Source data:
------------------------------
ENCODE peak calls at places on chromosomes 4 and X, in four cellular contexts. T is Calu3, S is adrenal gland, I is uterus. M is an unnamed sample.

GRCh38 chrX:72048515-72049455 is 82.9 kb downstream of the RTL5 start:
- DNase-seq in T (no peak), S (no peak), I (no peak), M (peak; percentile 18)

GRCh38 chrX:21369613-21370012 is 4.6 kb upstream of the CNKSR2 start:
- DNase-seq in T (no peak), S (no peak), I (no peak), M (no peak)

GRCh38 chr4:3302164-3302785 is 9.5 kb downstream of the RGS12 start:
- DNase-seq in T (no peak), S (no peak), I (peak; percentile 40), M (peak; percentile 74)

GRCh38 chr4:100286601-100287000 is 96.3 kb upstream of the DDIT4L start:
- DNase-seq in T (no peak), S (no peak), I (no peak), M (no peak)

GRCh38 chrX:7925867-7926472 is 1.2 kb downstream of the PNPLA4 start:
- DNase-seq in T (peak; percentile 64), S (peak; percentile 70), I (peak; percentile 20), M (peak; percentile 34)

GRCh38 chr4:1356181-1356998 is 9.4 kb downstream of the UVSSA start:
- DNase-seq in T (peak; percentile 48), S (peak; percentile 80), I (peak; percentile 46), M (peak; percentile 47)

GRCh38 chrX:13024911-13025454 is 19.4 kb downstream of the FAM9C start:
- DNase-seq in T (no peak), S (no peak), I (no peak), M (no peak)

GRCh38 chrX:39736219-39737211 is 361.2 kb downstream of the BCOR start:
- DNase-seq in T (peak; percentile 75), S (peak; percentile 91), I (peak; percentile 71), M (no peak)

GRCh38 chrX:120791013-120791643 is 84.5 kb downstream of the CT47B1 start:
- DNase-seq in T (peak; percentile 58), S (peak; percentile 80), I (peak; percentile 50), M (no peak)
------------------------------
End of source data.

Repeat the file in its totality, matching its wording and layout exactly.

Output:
ENCODE peak calls at places on chromosomes 4 and X, in four cellular contexts. T is Calu3, S is adrenal gland, I is uterus. M is an unnamed sample.

GRCh38 chrX:72048515-72049455 is 82.9 kb downstream of the RTL5 start:
- DNase-seq in T (no peak), S (no peak), I (no peak), M (peak; percentile 18)

GRCh38 chrX:21369613-21370012 is 4.6 kb upstream of the CNKSR2 start:
- DNase-seq in T (no peak), S (no peak), I (no peak), M (no peak)

GRCh38 chr4:3302164-3302785 is 9.5 kb downstream of the RGS12 start:
- DNase-seq in T (no peak), S (no peak), I (peak; percentile 40), M (peak; percentile 74)

GRCh38 chr4:100286601-100287000 is 96.3 kb upstream of the DDIT4L start:
- DNase-seq in T (no peak), S (no peak), I (no peak), M (no peak)

GRCh38 chrX:7925867-7926472 is 1.2 kb downstream of the PNPLA4 start:
- DNase-seq in T (peak; percentile 64), S (peak; percentile 70), I (peak; percentile 20), M (peak; percentile 34)

GRCh38 chr4:1356181-1356998 is 9.4 kb downstream of the UVSSA start:
- DNase-seq in T (peak; percentile 48), S (peak; percentile 80), I (peak; percentile 46), M (peak; percentile 47)

GRCh38 chrX:13024911-13025454 is 19.4 kb downstream of the FAM9C start:
- DNase-seq in T (no peak), S (no peak), I (no peak), M (no peak)

GRCh38 chrX:39736219-39737211 is 361.2 kb downstream of the BCOR start:
- DNase-seq in T (peak; percentile 75), S (peak; percentile 91), I (peak; percentile 71), M (no peak)

GRCh38 chrX:120791013-120791643 is 84.5 kb downstream of the CT47B1 start:
- DNase-seq in T (peak; percentile 58), S (peak; percentile 80), I (peak; percentile 50), M (no peak)